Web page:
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1.  Prevalence of pre-ESRD care and associated outcomes among urban, micropolitan, and rural dialysis patients 
American journal of nephrology  2013;37(3):274-280.
Background/aims
Pre-ESRD care associates with improved outcomes among patients receiving dialysis. It is unknown what proportion of US micropolitan and rural dialysis patients receive pre-ESRD care and benefit from such care when compared to urban.
Methods
A retrospective cohort study was performed using data from the US Renal Data System. Patients ≥18 years old who initiated dialysis in 2006 and 2007 were classified as rural, micropolitan, or urban and prevalence of pre-ESRD care (early nephrology care >6 months, permanent vascular access, dietary education) was determined using the medical evidence report. The association of pre-ESRD care with dialysis mortality and transplantation was assessed using Cox regression with stratification for geographic residence.
Results
Of 204,463 dialysis patients, 80% were urban, 10.2% were micropolitan, and 9.8% were rural. Overall attainment of pre-ESRD care was poor. After adjustment, there were no significant geographic differences in attainment of early nephrology care or permanent dialysis access. Receiving care reduced all-cause mortality and increased the likelihood of transplantation to a similar degree regardless of geographic residence. Both micropolitan and rural patients received less dietary education (RR 0.80 95% CI 0.76–0.84 and RR 0.85 95% CI 0.80–0.89, respectively).
Conclusion
Among patients who receive dialysis, the prevalence of early nephrology care and permanent dialysis access is poor and does not vary by geographic residence. Micropolitan and rural patients receive less dietary education despite an observed mortality benefit, suggesting that barriers may exist to quality dietary care in more remote locations.
doi:10.1159/000348377
PMCID: PMC3787839  PMID: 23548738
rural; disparity; chronic kidney disease
2.  Outpatient versus Inpatient Observation after Percutaneous Native Kidney Biopsy: A Cost Minimization Study 
American Journal of Nephrology  2011;34(1):64-70.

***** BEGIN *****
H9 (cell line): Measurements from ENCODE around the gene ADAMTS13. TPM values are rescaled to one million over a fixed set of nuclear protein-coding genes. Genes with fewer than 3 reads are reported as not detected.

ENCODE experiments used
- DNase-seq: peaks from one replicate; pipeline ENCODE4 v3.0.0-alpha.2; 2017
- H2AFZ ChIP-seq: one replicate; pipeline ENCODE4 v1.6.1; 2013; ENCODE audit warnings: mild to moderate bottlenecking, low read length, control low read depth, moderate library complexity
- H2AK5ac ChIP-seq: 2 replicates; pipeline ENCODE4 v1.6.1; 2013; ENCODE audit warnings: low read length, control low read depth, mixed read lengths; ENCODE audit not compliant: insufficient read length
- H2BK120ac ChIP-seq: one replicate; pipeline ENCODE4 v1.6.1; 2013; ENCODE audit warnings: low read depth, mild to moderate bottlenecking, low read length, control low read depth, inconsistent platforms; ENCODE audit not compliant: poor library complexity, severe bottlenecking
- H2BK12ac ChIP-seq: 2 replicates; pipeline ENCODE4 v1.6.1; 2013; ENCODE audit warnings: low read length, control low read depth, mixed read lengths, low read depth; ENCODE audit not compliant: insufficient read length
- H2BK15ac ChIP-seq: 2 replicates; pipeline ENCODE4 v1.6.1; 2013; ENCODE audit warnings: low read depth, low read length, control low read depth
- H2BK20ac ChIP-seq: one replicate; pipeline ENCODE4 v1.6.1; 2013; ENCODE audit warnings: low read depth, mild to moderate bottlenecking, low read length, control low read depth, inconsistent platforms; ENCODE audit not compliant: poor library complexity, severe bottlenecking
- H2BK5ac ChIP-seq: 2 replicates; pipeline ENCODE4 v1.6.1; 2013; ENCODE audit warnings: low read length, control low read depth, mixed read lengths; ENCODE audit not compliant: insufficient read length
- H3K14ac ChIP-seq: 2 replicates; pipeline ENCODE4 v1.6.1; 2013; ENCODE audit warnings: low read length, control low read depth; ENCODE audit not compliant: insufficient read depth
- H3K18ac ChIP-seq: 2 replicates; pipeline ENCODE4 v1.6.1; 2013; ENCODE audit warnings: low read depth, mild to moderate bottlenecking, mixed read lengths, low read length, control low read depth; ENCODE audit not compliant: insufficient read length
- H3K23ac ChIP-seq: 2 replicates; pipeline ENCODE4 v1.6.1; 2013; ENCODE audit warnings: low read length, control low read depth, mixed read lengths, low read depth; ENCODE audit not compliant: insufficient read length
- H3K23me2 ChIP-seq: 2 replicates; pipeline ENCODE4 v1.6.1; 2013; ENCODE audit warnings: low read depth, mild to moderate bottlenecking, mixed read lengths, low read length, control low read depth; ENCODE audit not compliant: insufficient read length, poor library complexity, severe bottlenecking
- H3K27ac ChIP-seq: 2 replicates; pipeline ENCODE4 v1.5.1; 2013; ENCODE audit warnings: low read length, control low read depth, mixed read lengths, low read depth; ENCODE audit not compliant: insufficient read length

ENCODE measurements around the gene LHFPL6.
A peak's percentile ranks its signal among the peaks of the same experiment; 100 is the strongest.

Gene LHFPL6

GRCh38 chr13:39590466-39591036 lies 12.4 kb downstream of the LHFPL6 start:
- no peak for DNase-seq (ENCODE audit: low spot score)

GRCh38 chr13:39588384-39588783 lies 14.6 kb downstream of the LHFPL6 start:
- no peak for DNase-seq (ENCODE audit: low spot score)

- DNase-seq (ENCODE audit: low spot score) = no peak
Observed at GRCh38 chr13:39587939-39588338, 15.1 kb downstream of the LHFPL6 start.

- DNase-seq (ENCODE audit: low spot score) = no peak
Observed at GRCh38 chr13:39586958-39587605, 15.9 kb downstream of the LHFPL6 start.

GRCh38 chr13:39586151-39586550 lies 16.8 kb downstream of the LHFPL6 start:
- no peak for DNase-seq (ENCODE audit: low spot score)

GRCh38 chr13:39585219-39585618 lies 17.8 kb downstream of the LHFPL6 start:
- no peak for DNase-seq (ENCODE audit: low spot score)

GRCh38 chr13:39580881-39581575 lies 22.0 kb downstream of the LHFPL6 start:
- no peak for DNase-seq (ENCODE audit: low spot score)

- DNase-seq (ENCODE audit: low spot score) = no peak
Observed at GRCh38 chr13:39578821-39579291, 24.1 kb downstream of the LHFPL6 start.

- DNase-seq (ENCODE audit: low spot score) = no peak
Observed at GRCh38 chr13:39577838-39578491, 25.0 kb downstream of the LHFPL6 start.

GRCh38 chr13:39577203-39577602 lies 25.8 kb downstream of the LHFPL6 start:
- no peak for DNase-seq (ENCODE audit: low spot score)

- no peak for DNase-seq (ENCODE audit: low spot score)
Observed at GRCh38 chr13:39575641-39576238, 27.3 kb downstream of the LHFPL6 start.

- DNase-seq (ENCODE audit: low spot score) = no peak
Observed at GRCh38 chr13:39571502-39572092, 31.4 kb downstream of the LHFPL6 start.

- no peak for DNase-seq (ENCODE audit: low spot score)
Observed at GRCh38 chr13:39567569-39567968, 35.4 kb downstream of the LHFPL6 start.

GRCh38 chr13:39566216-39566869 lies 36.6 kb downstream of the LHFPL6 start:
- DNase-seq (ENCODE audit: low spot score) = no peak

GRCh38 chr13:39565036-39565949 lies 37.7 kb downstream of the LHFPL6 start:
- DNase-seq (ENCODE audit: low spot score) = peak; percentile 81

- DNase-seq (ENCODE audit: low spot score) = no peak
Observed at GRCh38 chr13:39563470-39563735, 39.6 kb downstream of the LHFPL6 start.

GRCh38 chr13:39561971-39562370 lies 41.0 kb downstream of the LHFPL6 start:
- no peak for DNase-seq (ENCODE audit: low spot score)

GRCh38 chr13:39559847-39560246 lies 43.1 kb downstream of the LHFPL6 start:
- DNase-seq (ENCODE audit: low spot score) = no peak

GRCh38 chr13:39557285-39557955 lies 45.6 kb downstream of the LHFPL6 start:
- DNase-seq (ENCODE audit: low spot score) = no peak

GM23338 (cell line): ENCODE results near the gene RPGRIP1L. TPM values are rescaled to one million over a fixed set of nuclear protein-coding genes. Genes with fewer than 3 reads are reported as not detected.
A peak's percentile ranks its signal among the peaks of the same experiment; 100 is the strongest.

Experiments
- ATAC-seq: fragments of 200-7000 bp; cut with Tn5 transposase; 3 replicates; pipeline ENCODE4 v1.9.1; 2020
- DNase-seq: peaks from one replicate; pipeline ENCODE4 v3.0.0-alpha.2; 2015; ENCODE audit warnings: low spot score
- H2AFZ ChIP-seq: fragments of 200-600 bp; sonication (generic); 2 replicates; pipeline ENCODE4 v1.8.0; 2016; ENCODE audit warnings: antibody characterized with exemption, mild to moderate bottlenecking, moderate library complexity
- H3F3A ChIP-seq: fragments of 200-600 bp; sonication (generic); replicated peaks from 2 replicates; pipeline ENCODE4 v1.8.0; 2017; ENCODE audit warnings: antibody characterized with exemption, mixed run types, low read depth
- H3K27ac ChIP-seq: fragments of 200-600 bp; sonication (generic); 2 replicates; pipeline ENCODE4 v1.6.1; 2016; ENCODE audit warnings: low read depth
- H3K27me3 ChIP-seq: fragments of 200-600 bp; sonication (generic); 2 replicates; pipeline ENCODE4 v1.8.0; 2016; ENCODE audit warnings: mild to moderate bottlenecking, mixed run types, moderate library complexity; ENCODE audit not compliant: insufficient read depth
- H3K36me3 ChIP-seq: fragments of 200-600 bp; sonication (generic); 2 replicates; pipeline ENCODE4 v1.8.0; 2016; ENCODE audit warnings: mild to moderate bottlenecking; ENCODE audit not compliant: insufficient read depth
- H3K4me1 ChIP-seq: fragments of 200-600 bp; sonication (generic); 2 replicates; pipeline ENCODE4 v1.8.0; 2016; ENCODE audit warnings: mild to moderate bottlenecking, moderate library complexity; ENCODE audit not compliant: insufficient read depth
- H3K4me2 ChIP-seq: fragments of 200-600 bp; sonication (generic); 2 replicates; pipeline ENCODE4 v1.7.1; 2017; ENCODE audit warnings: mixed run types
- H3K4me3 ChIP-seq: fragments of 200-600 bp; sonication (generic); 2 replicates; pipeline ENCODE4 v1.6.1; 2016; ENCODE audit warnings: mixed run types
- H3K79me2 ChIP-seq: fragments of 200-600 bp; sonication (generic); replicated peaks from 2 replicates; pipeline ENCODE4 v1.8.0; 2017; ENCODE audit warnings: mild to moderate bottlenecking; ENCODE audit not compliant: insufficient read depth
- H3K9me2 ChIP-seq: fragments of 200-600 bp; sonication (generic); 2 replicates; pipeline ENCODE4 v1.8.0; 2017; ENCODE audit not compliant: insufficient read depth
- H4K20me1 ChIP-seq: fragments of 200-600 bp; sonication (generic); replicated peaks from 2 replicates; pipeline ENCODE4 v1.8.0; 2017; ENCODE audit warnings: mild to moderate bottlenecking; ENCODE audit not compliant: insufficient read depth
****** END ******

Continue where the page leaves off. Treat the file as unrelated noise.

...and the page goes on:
Background/Aims
Percutaneous kidney biopsy (PKB) is the primary diagnostic tool for kidney disease. Outpatient ‘day surgery’ (ODS) following PKB in low-risk patients has previously been described as a safe alternative to inpatient observation (IO). This study aims to determine if ODS is less costly compared to IO while accounting for all institutional costs (IC) associated with post-PKB complications, including death.
Methods
A cost minimization study was performed using decision analysis methodology which models relative costs in relation to outcome probabilities yielding an optimum decision. The potential outcomes included major complications (bleeding requiring blood transfusion or advanced intervention), minor complications (bleeding or pain requiring additional observation), and death. Probabilities were obtained from the published literature and a base case was selected. IC were obtained for all complications from institutional activity-based cost estimates. The base case assumed a complication rate of 10% with major bleeding occurring in 2.5% of patients (for both arms) and death in 0.1 and 0.15% of IO and ODS patients, respectively.
Results
ODS costs USD 1,394 per biopsy compared to USD 1,800 for IO inclusive of all complications. IC for ODS remain less when overall complications <20%, major complications <5.5%, and IC per death
Conclusion
Outpatient management after PKB for low-risk patients costs less from the institutional perspective compared to IO, inclusive of complications and death. ODS should be considered for low-risk patients undergoing native kidney biopsy.
doi:10.1159/000328901
PMCID: PMC3123742  PMID: 21677428
Kidney biopsy; Decision analysis; Institutional costs

Results 1-3 (3)